The roots of Taoism reach back to the ancient Shamanic traditions of China 3,000 years ago.
These currents were eventually expressed in poetic philosophy by the sages Lao Tzu and Chuang Tzu. They taught that the source of all manifestation was ever present but beyond the limitations of verbal expression.
The way to experience Tao was to become receptive, to empty the mind of limiting preconceptions and to harmonize and flow of nature.
Since these beginnings, various schools of Taoism developed each stressing a different way of becoming more receptive and harmonious.
Some traditions stressed ritual and philosophical contemplation while others focused upon the purification and transformation of the body through the practice of meditation and breathing exercises.
Some aspects of this knowledge were taught openly for popular consumption, while others were kept secret, a practice maintained until very recently. Both a popular and a secret tradition were taught and continue to the present time.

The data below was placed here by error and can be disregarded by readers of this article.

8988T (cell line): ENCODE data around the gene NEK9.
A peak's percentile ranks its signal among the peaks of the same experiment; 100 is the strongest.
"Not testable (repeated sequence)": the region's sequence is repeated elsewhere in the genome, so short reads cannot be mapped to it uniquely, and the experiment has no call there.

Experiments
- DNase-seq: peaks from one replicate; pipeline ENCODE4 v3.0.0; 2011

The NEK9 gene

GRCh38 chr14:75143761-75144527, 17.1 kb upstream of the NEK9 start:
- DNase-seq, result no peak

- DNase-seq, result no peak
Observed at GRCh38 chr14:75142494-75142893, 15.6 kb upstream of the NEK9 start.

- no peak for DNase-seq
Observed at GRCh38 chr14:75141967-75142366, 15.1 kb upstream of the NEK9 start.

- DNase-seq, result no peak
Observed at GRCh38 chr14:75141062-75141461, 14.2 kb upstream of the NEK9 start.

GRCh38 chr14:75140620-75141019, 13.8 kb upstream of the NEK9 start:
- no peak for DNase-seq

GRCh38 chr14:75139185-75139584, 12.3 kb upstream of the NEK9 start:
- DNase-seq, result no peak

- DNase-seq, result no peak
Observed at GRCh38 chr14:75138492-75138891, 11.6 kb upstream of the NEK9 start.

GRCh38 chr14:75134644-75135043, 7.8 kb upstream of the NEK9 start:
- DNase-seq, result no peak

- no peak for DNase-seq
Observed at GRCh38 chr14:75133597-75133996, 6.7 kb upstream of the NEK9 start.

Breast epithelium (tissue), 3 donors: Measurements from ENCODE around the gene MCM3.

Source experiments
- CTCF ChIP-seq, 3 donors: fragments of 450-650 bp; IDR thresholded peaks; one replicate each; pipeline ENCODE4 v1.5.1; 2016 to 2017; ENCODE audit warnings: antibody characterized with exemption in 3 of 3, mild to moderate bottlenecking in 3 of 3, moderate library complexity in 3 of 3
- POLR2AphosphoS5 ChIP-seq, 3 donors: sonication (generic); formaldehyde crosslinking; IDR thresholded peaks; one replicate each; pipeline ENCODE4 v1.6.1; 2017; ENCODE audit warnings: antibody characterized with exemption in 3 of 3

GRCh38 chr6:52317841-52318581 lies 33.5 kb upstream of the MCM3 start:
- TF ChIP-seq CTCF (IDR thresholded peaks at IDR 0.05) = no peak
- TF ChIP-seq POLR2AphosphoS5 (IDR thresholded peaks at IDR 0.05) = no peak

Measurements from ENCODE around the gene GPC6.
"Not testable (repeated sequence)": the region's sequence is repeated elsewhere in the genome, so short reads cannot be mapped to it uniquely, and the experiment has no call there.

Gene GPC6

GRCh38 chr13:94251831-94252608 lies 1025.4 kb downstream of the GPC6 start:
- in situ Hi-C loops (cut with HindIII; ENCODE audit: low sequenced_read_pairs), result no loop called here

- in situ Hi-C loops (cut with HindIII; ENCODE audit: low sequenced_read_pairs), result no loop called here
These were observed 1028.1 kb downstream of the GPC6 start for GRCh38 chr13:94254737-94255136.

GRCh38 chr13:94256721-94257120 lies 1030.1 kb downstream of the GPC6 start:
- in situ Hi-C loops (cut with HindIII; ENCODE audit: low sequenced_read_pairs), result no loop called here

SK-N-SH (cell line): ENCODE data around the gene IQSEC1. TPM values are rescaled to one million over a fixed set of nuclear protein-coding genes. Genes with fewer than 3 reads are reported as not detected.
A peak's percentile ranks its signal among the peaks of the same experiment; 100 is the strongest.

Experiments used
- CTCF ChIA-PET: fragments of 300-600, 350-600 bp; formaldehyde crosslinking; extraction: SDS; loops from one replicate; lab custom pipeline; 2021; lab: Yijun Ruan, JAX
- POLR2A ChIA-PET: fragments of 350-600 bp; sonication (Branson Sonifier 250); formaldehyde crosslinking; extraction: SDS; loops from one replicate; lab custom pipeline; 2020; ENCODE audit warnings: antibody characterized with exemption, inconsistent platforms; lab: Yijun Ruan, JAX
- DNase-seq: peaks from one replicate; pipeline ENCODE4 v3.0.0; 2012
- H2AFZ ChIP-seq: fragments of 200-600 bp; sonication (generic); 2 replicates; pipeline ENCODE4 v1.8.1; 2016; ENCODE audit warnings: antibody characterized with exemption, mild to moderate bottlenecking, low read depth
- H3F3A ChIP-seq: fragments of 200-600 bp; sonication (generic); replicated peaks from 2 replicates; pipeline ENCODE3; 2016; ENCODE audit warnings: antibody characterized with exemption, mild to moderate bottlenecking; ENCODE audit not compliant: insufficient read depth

The popular tradition took the form of a very colorful religion that served the needs of the common person.
The secret tradition focused on spiritual development intended for the serious practitioner, it contained the methods of emptying and purifying that the serious student used in their spiritual development.
Today, Taoism in the United States is characterized by the emergence of the “secret” traditions into the marketplace of the New Age subculture and the Kung Fu martial arts. There is now a wide variety of Taoist methods and disciplines readily available to the interested student.